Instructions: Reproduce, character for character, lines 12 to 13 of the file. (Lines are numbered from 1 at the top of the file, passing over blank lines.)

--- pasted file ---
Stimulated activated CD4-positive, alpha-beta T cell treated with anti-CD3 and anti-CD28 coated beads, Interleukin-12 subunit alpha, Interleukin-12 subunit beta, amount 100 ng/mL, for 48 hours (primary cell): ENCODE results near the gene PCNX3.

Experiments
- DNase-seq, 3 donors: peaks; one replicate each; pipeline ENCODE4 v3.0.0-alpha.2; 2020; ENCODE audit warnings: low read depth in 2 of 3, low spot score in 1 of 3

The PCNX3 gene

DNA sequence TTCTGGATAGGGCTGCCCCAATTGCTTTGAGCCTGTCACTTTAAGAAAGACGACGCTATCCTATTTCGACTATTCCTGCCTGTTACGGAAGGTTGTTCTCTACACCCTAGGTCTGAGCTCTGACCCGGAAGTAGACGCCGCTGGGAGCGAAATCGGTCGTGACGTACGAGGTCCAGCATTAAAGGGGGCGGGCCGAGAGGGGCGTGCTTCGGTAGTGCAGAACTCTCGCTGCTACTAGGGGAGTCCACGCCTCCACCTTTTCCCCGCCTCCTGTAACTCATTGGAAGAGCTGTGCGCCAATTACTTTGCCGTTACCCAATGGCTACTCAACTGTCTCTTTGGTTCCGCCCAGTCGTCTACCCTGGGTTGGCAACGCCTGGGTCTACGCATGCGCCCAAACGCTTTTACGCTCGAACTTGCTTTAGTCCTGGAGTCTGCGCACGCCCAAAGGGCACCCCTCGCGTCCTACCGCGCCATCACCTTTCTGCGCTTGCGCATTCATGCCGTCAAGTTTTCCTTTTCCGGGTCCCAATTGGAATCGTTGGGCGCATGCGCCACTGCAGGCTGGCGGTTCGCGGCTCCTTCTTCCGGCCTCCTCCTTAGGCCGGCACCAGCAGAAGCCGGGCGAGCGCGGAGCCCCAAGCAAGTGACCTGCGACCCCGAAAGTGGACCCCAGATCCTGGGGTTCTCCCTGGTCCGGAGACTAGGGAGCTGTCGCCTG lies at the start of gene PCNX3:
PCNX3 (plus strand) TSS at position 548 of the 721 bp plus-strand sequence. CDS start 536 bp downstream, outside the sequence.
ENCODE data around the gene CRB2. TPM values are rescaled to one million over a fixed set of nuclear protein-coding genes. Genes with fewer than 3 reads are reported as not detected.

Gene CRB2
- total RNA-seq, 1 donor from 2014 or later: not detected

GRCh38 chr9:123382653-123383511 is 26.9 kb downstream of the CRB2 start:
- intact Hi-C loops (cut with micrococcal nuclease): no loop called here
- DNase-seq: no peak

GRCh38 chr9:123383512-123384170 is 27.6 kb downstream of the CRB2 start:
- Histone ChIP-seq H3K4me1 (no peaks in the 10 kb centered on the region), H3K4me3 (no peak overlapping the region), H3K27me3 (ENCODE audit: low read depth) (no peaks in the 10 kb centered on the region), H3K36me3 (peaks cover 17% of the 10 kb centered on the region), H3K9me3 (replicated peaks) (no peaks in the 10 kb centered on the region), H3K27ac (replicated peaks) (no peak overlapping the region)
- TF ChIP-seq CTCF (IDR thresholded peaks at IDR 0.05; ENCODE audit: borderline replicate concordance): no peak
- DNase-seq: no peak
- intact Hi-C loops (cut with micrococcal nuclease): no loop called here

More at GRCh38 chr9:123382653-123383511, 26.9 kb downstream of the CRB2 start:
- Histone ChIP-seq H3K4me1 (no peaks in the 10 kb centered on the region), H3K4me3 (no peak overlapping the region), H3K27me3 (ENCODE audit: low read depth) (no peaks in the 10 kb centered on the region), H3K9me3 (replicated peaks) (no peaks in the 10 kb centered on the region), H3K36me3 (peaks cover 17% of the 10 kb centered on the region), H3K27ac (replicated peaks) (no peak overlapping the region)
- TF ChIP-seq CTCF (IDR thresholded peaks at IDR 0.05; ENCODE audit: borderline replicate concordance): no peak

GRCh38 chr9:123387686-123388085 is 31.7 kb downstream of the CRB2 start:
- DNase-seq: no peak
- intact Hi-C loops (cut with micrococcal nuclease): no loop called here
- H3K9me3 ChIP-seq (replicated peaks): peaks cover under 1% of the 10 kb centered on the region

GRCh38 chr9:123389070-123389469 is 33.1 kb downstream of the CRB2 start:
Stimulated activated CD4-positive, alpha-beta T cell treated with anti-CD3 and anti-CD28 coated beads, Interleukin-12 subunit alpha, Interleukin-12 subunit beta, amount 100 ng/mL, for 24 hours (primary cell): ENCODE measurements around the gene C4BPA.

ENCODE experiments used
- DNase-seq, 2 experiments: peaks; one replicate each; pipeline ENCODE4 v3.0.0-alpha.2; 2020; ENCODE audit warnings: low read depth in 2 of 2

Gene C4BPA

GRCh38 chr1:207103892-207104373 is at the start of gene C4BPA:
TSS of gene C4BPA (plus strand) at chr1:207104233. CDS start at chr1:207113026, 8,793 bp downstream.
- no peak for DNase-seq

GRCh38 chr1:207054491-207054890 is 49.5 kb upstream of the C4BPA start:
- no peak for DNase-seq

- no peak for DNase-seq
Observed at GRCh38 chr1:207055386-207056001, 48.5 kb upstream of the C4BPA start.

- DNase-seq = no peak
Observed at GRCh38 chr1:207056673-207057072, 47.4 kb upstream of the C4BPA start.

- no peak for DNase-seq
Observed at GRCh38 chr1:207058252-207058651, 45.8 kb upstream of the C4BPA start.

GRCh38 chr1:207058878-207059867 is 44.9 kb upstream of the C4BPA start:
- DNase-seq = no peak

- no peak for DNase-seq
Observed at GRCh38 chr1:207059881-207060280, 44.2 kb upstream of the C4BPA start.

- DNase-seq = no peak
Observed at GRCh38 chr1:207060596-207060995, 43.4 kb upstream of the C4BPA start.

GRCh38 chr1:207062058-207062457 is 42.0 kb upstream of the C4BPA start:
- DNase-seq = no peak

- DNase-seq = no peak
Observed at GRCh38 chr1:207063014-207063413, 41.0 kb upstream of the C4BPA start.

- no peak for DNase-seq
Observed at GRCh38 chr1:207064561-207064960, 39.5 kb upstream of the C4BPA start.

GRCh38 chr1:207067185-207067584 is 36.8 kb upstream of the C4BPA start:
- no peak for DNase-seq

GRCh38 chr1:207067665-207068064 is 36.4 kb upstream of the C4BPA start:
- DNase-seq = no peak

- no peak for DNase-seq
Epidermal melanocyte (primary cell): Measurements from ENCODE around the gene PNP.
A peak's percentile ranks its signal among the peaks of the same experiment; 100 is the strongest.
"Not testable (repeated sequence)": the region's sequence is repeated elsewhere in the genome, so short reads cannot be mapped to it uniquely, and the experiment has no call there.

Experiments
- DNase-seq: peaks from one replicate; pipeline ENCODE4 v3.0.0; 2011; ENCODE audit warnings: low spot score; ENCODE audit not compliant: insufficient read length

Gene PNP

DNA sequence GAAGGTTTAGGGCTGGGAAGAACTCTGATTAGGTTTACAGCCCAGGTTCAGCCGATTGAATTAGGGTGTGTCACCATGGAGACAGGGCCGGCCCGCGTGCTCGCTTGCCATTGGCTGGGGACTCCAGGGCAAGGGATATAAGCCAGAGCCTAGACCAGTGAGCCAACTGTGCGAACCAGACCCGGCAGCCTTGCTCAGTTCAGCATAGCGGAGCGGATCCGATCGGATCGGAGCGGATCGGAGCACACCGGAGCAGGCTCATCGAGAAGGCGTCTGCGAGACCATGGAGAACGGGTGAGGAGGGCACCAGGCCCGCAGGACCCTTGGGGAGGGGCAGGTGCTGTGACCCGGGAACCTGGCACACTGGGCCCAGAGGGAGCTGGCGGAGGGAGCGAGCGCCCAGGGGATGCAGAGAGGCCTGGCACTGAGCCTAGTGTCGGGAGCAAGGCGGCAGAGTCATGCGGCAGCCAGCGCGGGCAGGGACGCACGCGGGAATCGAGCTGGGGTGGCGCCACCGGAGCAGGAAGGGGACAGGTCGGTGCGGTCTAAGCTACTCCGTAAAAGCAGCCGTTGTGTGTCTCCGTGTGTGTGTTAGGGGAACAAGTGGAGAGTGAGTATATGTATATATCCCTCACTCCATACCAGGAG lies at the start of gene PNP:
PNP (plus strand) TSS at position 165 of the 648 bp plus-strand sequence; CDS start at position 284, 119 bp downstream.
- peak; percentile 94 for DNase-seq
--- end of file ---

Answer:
- DNase-seq: no peak

GRCh38 chr9:123383512-123384170 is 27.6 kb downstream of the CRB2 start: